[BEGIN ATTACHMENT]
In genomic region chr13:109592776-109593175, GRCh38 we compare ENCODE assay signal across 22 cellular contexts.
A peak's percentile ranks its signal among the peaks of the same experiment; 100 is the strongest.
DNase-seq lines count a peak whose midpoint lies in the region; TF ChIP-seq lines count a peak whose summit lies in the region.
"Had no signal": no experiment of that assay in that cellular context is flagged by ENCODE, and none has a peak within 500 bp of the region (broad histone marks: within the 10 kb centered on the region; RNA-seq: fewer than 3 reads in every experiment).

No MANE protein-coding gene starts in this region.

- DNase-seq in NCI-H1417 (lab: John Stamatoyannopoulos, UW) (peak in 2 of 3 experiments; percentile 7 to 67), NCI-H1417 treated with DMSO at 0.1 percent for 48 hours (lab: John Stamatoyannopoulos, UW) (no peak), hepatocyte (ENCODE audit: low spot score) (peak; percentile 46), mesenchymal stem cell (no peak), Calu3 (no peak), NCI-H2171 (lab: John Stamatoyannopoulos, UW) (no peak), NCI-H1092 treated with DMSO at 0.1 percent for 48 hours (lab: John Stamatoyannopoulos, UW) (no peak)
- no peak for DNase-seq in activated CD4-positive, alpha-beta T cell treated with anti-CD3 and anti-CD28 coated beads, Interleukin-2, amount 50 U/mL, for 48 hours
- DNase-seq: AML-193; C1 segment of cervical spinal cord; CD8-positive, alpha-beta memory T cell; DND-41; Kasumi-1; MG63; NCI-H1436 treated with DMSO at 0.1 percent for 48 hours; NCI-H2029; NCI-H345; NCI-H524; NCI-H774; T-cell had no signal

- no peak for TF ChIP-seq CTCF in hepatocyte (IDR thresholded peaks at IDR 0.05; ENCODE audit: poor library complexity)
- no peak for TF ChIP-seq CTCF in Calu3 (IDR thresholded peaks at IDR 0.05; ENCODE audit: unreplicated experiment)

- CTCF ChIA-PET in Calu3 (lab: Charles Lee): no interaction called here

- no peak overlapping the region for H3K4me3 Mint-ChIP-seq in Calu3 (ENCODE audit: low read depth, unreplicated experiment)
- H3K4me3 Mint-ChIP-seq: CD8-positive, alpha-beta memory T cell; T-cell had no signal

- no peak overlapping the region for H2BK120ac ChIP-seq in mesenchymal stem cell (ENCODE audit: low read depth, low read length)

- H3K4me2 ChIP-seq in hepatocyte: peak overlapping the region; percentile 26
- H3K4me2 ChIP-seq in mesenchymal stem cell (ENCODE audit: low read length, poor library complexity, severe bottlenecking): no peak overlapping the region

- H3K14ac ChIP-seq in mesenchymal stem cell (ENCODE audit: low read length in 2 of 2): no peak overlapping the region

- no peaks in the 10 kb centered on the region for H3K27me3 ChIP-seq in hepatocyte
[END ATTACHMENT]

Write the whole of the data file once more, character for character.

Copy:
In genomic region chr13:109592776-109593175, GRCh38 we compare ENCODE assay signal across 22 cellular contexts.
A peak's percentile ranks its signal among the peaks of the same experiment; 100 is the strongest.
DNase-seq lines count a peak whose midpoint lies in the region; TF ChIP-seq lines count a peak whose summit lies in the region.
"Had no signal": no experiment of that assay in that cellular context is flagged by ENCODE, and none has a peak within 500 bp of the region (broad histone marks: within the 10 kb centered on the region; RNA-seq: fewer than 3 reads in every experiment).

No MANE protein-coding gene starts in this region.

- DNase-seq in NCI-H1417 (lab: John Stamatoyannopoulos, UW) (peak in 2 of 3 experiments; percentile 7 to 67), NCI-H1417 treated with DMSO at 0.1 percent for 48 hours (lab: John Stamatoyannopoulos, UW) (no peak), hepatocyte (ENCODE audit: low spot score) (peak; percentile 46), mesenchymal stem cell (no peak), Calu3 (no peak), NCI-H2171 (lab: John Stamatoyannopoulos, UW) (no peak), NCI-H1092 treated with DMSO at 0.1 percent for 48 hours (lab: John Stamatoyannopoulos, UW) (no peak)
- no peak for DNase-seq in activated CD4-positive, alpha-beta T cell treated with anti-CD3 and anti-CD28 coated beads, Interleukin-2, amount 50 U/mL, for 48 hours
- DNase-seq: AML-193; C1 segment of cervical spinal cord; CD8-positive, alpha-beta memory T cell; DND-41; Kasumi-1; MG63; NCI-H1436 treated with DMSO at 0.1 percent for 48 hours; NCI-H2029; NCI-H345; NCI-H524; NCI-H774; T-cell had no signal

- no peak for TF ChIP-seq CTCF in hepatocyte (IDR thresholded peaks at IDR 0.05; ENCODE audit: poor library complexity)
- no peak for TF ChIP-seq CTCF in Calu3 (IDR thresholded peaks at IDR 0.05; ENCODE audit: unreplicated experiment)

- CTCF ChIA-PET in Calu3 (lab: Charles Lee): no interaction called here

- no peak overlapping the region for H3K4me3 Mint-ChIP-seq in Calu3 (ENCODE audit: low read depth, unreplicated experiment)
- H3K4me3 Mint-ChIP-seq: CD8-positive, alpha-beta memory T cell; T-cell had no signal

- no peak overlapping the region for H2BK120ac ChIP-seq in mesenchymal stem cell (ENCODE audit: low read depth, low read length)

- H3K4me2 ChIP-seq in hepatocyte: peak overlapping the region; percentile 26
- H3K4me2 ChIP-seq in mesenchymal stem cell (ENCODE audit: low read length, poor library complexity, severe bottlenecking): no peak overlapping the region

- H3K14ac ChIP-seq in mesenchymal stem cell (ENCODE audit: low read length in 2 of 2): no peak overlapping the region

- no peaks in the 10 kb centered on the region for H3K27me3 ChIP-seq in hepatocyte